AdventHealth Orlando asked a judge Tuesday to dismiss a negligence lawsuit filed against the hospital company and former guardian Rebecca Fierle by the family of an incapacitated client who died under a “do not resuscitate” order that Fierle signed against his wishes.
The Altamonte Springs-based company said there are “no allegations” that it played a role in Fierle’s decision to authorize a DNR order on 75-year-old Steven Stryker or that it exercised control over his care after he was discharged from the hospital.
Stryker’s death last May at St. Joseph’s Hospital in Tampa sparked a statewide scandal that led to reforms of Florida’s troubled guardianship system and landed Fierle behind bars on charges of aggravated abuse and neglect of an elderly person.
“The complaint contains no ultimate facts establishing AdventHealth’s liability for any of the alleged events after Steven Stryker’s discharge from AdventHealth Orlando,” wrote J. Charles Ingram, the hospital’s attorney, in an April 21 motion.
Stryker was a patient at AdventHealth Orlando in 2018 when the hospital petitioned a judge to declare him incapacitated and appoint Fierle to be his guardian. Although Stryker had made his friend Linda Lanier his health-care surrogate, an attorney for the hospital said he wasn’t capable of choosing his decision-maker.
Lanier has told the Orlando Sentinel that AdventHealth seemed determined to put Stryker into guardianship and get him discharged from the hospital, despite her efforts to find him a new place to live.
Without the required court approval, Fierle billed AdventHealth nearly $4 million over a decade for providing services to Stryker and nearly 700 other vulnerable patients, according to an audit by the office of Orange County Comptroller Phil Diamond.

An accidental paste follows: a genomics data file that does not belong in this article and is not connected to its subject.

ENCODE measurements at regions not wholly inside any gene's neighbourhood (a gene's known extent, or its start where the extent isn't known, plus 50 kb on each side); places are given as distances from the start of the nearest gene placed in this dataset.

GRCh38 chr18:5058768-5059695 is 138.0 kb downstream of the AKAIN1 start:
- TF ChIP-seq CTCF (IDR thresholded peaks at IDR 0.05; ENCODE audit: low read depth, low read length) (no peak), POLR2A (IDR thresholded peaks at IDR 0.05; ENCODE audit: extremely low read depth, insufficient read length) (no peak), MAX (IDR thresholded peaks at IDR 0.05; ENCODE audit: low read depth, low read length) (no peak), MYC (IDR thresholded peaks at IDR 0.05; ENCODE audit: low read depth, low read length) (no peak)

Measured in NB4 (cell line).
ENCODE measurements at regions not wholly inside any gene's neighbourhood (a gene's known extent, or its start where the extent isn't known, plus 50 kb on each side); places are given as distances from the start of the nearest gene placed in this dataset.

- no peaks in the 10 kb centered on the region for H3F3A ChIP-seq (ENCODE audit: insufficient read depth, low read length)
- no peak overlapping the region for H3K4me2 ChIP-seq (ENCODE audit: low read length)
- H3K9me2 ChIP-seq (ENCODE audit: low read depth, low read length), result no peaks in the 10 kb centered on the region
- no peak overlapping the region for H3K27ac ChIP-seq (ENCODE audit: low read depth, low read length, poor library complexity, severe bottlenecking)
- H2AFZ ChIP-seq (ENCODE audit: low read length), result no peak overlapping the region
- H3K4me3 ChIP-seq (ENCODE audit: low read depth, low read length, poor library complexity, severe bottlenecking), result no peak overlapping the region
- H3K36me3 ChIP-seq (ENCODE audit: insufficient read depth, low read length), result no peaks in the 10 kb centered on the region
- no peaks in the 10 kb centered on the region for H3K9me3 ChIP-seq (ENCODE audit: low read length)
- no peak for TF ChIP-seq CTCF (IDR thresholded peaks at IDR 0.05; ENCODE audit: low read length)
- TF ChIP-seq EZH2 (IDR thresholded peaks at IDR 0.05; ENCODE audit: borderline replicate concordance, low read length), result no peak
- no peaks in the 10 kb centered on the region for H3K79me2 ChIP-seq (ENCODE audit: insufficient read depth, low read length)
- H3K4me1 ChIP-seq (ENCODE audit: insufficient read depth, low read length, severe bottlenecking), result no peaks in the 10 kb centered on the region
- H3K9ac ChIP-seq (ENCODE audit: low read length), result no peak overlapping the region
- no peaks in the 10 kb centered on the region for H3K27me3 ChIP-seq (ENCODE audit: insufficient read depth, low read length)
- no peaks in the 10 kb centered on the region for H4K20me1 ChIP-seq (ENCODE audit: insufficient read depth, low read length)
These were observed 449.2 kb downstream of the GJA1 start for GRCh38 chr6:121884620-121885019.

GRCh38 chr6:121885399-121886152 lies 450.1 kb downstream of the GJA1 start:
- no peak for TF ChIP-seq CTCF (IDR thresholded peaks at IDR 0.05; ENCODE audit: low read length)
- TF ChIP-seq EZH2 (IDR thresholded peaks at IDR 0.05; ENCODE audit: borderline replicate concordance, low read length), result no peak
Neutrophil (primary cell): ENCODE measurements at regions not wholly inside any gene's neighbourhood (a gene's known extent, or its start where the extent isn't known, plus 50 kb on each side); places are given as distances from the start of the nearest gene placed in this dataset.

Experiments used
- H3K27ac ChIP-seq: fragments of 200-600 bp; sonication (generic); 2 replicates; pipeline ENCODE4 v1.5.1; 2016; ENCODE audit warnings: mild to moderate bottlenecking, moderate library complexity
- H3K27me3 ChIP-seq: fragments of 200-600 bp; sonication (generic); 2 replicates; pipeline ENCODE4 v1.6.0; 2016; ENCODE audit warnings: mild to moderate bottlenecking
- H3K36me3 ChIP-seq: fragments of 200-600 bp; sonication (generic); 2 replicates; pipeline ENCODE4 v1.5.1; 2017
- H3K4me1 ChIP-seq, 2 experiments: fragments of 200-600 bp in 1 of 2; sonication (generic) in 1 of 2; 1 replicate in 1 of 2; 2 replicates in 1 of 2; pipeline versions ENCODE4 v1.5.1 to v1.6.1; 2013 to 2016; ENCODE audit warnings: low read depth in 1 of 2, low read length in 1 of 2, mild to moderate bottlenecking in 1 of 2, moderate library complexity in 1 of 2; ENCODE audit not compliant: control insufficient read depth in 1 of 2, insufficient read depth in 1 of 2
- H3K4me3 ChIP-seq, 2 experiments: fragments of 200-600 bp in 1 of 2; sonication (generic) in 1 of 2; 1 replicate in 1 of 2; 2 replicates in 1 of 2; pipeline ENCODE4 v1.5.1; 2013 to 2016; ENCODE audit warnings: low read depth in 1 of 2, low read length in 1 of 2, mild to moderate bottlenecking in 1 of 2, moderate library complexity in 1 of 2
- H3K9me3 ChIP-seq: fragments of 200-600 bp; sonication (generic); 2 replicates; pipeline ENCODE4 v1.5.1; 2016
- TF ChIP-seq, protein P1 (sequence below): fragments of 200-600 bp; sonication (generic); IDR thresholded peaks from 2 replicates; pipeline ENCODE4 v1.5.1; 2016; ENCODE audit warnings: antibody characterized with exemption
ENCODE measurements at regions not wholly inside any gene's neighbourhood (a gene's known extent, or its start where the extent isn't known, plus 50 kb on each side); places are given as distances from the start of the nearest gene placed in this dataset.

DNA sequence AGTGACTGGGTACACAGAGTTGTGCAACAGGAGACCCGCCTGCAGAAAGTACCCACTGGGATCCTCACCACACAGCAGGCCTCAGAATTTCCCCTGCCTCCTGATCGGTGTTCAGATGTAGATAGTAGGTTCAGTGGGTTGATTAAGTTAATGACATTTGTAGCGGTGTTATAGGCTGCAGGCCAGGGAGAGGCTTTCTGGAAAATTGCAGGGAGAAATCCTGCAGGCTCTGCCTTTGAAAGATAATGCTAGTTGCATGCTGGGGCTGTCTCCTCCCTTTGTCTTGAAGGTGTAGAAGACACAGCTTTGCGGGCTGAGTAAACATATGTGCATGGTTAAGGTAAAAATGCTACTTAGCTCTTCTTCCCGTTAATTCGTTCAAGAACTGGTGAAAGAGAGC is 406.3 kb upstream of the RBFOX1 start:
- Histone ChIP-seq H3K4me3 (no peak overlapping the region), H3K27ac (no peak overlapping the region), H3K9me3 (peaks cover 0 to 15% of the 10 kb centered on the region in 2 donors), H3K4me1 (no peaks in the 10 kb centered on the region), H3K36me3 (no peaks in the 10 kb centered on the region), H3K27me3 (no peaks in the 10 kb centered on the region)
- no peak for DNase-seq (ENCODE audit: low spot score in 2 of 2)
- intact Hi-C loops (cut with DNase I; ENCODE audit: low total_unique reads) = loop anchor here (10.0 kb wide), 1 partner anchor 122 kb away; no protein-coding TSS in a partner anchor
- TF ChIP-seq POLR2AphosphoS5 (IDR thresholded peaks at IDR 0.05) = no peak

“Rebecca Fierle’s negligence, neglect, abuse, and exploitation of Steven Stryker caused his death,” said the lawsuit filed by Kimberly Stryker, the man’s daughter who is in charge of his estate. “AdventHealth created, facilitated, and funded the guardianship relationship between Rebecca Fierle and Steven Stryker and is therefore responsible for the actions that led to Mr. Stryker’s death.”
After Stryker became her ward, Fierle disregarded the opinions of his daughter, health care surrogate and a St. Joseph’s psychiatrist in signing the DNR, according to an investigation by the Okaloosa County Clerk of Circuit Court and Comptroller.
Fierle opted to cap Stryker’s feeding tube on May 9, despite him stating “several times that he wanted to live,” the Florida Department of Law Enforcement said. Stryker, who was using a feeding tube because he had difficulty swallowing, aspirated and went into cardiac arrest.
He died May 13.
Ingram said AdventHealth could not predict Fierle would enter a DNR against Stryker’s wishes or that his daughter and St. Joseph’s would not intervene to overturn her decision.
“The events at St. Joseph’s Hospital completely fail to allege anything creating liability on the part of AdventHealth in terms of duty, breach, causation or vicarious liability,” Ingram said. “Instead, these allegations suggest that St. Joseph’s Hospital owed a duty to Mr. Stryker as its patient, that there was a failure to protect Mr. Stryker from his court-appointed guardian, and that St. Joseph’s Hospital felt obligated to follow the instructions of the court-appointed guardian.”
After Stryker’s death, the hospital company announced it would no longer pay private guardians to take on patients and would form a review panel to ensure at least two doctors determine whether patients can no longer make their own decisions before asking a judge to appoint a guardian.
In addition to misusing DNRs and ignoring her wards’ wishes, Fierle, who is still under investigation by multiple agencies, has also been accused of double-billing and conflicts of interest.